What if one day Sushant Singh Rajput returns, as if the time since his death exactly a year ago had been a Harry Houdini-like trick? Or an Andy Kaufman-like performance intended as a social experiment?
We know, from endless interviews, eulogies, and obituaries, that Sushant loved taking chances, some as risky as dropping out of an engineering course months before finishing it to move to Mumbai and pursue a career in acting. We know he had plans to travel to space. We know he once announced 12 films in a row - to be made on such personalities as APJ Abdul Kalam and Chanakya.
He always dreamt big, and to imagine him returning in the flesh and humbling an army of rogue television news channels, investigative bodies of the central government, and internet detectives who could give QAnon a run for their money, feels like a revenge for the onslaught on sanity and sensibility that we had to witness for the past 365 days.
The shameful absurdity that we had had to witness isn’t surprising if one just looks at what unfolded in the hours following Sushant’s death itself.
While social media was instantly filled with speculations of Bollywood elites forcing Sushant to kill himself, television news channels barged into Sushant’s home to broadcast footage of his grieving father live. For a couple of days, photos of Sushant’s corpse circulated online. And within 24 hours, Kangana Ranaut declared on video that Sushant’s death was a “planned murder” by the “movie mafia”.
COVID-19 cases piled up, the economy tanked, and China prowled inside India’s borders. India’s television news turned a blind eye to these and focused on the minutiae of Sushant’s life, such as finding out who rolled him his joints. One channel brought in a supposed paranormal investigator to communicate with his 'tadapti atma'.
Once Sushant’s family in Bihar filed a First Information Report (FIR) against the actor’s girlfriend Rhea Chakraborty and her family, the bloodhounds were joined by the Central Bureau of Investigation, the Narcotics Control Bureau, and the Enforcement Directorate. Are Bengalis, like Rhea, black magic experts, and could she have pushed Sushant to death, a channel speculated.
Or was it channels? To recollect those days with journalistic detail, before prime time news was compelled to shift its attention to the Bengal elections of 2021, and the second wave of the COVID-19 pandemic, is like trying to make sense of a prolonged fugue state. The amount of hours on television news as well as public money devoted to what seemed to be a straight-forward case of suicide possibly related to Sushant’s mental health makes it seem like we should be having a Warren Commission Report-sized study of the entire tamasha by now.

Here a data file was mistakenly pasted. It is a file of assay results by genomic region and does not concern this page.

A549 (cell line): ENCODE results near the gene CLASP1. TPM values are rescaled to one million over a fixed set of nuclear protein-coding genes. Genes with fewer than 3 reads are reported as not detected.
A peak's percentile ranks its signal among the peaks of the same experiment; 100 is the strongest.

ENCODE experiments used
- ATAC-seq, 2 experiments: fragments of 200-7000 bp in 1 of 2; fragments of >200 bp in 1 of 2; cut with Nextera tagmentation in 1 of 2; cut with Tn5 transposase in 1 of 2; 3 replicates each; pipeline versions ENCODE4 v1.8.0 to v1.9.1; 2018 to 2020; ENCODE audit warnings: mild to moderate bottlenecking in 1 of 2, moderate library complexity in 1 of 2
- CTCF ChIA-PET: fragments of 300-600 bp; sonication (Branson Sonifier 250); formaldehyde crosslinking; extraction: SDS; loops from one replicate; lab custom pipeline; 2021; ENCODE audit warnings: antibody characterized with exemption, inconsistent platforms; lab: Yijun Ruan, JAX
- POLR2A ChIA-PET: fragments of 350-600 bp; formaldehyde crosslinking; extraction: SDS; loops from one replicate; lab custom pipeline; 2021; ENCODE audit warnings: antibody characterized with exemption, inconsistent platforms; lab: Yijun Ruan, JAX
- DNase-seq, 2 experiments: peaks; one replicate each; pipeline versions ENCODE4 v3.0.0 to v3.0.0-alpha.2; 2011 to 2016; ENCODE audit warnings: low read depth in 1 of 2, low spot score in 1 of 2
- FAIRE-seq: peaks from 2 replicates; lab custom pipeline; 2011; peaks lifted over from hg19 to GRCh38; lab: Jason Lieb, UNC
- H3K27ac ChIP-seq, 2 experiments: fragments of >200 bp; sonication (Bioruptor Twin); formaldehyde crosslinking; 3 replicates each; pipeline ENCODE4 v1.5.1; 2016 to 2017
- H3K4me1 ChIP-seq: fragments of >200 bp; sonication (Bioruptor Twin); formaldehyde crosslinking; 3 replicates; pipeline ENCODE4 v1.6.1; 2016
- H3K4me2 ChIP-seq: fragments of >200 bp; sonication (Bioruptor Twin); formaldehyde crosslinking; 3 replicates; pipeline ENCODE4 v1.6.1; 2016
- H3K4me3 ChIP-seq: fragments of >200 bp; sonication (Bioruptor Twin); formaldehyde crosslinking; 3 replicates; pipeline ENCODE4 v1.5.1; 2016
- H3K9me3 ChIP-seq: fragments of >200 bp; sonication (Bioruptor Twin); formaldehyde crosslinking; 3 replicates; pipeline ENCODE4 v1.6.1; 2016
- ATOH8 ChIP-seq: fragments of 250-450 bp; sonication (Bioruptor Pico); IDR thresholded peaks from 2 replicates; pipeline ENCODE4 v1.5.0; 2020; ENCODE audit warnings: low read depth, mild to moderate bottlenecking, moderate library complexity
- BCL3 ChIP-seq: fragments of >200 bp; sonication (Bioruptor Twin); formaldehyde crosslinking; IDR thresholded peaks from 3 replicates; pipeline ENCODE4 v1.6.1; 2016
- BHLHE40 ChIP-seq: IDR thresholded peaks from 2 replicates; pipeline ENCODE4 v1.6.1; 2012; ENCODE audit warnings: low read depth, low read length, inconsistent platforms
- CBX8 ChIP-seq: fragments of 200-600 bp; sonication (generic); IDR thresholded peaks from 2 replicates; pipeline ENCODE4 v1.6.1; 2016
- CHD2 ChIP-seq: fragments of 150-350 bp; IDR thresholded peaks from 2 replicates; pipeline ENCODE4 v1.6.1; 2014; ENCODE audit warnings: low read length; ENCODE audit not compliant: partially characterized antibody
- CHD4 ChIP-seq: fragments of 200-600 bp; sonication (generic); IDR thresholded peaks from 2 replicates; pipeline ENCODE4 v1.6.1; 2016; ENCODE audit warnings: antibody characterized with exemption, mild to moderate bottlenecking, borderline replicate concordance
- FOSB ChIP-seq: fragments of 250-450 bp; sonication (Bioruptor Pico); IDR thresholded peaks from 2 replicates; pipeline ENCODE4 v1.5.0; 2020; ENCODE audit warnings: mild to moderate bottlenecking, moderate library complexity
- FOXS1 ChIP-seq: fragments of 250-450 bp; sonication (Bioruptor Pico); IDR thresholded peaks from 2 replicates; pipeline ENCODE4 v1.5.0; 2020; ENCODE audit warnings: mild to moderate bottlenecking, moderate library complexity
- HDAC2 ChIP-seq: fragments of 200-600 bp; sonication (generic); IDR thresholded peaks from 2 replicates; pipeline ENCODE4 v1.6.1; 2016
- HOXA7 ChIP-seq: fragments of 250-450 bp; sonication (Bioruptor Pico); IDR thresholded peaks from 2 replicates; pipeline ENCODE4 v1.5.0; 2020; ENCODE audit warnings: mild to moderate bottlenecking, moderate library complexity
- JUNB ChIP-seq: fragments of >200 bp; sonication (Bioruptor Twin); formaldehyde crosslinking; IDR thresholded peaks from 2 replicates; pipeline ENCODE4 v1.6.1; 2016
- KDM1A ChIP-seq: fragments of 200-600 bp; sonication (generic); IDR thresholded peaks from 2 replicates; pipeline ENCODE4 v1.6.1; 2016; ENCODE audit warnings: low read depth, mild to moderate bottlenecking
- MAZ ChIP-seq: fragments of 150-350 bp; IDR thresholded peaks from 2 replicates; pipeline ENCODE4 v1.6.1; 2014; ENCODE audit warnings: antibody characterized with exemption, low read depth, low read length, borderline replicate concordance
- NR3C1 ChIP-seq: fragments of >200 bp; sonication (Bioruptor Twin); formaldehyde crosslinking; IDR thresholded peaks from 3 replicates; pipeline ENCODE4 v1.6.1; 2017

To wonder what would unfold if Sushant suddenly reappeared is wishful thinking I often indulge in. Sushant’s first scene in Bollywood, in the movie Kai Po Che! (2013), features his cricket-obsessed character animatedly enjoying a match on television. How would Sushant react were he to see exactly what happened on Indian news channels following his death?
Like the vultures that hovered over a blood-soaked Chambal in Sushant’s doomed 2019 film Sonchiriya, an entire country descended upon his corpse to play judge, jury, and executioner.
In the process, what did we forget about Sushant Singh Rajput, a name that perhaps instantly brings to mind lurid spectacles like the OJ Simpson murder trial or the Clinton-Lewisky scandal?
We forget that Sushant once used to be called the “next SRK” by a large section of Bollywood fans who could not help but notice the similarities between the phenomenal rise of a young actor from outside Mumbai, who had also worked his way up the ladder via television, and Shah Rukh Khan.
Trained by Shiamak Davar, he was a good dancer, frequently popping up behind established stars in Bollywood award shows and live performances. A student of Barry John, much like Shah Rukh Khan, Sushant picked interesting films to act in.
His debut Kai Po Che! starred him as part of an ensemble. His track did not have a romantic interest. He died in the end as well. In his next, Shuddh Desi Romance, Sushant had the unheroic role of a bumbling fool, way out of his depth in dealing with two women far more sure of their emotions than him. Some years later, Sushant starred as the eponymous Byomkesh Bakshy in Dibakar Banerjee’s anachronistic take on the classic Bengali sleuth.
At one point, he was attached to high-concept projects of independent-minded directors like Shekhar Kapur and Anand Gandhi. Sonchiriya, a film as terrific as it was risky, was another example of Sushant’s left-field choices. And in between there was the Mahendra Singh Dhoni biopic, in which his copycat helicopter shot is evidence of his commitment to his roles. A year after a most unfortunate day, here’s hoping that we search for Sushant in his cinema and not in his cinders.
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